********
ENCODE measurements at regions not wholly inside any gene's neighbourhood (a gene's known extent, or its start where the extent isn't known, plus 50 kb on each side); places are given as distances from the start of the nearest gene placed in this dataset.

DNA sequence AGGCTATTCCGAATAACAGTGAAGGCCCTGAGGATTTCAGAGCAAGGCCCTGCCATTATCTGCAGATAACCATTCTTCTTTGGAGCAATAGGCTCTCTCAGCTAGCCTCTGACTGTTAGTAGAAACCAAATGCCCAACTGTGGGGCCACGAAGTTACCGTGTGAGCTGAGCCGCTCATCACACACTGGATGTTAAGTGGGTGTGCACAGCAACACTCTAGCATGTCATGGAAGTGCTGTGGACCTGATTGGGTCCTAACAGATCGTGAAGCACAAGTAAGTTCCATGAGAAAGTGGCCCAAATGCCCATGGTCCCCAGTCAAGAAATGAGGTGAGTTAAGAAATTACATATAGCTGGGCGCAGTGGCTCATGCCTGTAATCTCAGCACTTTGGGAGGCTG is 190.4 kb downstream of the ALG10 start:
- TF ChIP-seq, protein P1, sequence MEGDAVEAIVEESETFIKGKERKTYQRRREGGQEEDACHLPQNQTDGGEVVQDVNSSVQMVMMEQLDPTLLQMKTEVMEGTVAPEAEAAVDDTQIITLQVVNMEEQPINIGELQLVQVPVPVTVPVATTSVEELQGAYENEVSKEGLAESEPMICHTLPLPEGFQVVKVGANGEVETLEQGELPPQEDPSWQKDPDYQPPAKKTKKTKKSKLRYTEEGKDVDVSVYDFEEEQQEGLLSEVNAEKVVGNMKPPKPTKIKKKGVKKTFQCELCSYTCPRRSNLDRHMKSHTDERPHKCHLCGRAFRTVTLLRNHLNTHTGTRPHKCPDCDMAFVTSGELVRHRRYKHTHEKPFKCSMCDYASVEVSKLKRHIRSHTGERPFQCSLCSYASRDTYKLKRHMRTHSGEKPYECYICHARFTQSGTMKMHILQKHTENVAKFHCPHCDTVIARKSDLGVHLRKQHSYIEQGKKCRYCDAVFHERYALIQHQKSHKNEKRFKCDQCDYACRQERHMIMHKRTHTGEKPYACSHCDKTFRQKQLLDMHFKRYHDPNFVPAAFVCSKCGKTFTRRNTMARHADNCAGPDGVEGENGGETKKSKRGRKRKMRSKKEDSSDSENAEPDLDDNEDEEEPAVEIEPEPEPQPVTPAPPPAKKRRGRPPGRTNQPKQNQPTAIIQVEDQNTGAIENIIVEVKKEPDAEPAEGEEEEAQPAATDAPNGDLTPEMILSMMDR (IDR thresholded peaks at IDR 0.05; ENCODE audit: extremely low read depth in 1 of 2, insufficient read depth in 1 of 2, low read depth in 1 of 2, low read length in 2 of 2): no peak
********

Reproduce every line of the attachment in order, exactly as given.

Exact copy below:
ENCODE measurements at regions not wholly inside any gene's neighbourhood (a gene's known extent, or its start where the extent isn't known, plus 50 kb on each side); places are given as distances from the start of the nearest gene placed in this dataset.

DNA sequence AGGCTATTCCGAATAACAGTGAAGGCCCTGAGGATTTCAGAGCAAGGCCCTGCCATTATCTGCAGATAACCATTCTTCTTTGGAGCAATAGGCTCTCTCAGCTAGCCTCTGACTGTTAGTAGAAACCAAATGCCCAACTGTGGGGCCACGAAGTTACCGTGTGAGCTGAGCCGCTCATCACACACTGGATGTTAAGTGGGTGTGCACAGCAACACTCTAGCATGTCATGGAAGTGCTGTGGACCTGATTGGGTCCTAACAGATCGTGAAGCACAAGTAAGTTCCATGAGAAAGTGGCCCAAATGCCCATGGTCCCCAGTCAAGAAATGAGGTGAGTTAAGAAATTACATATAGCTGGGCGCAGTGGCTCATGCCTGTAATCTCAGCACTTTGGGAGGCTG is 190.4 kb downstream of the ALG10 start:
- TF ChIP-seq, protein P1, sequence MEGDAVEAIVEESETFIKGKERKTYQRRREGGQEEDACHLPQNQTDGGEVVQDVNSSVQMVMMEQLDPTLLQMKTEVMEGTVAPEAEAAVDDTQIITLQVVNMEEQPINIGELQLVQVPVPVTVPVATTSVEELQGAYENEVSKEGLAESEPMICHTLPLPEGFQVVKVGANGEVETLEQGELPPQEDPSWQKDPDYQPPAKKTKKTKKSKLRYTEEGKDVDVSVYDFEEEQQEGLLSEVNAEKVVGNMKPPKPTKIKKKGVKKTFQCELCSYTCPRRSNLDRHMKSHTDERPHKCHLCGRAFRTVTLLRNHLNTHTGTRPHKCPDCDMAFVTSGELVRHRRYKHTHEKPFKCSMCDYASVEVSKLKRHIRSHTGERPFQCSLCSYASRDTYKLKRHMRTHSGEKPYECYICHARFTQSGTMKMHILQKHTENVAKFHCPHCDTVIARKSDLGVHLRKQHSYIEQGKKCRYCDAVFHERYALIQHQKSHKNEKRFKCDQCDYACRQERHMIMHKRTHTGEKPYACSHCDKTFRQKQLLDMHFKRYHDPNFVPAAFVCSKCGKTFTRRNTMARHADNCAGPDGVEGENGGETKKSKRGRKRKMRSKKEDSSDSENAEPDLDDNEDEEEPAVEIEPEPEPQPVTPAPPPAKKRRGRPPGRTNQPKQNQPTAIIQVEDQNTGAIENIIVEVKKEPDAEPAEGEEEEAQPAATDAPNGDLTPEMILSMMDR (IDR thresholded peaks at IDR 0.05; ENCODE audit: extremely low read depth in 1 of 2, insufficient read depth in 1 of 2, low read depth in 1 of 2, low read length in 2 of 2): no peak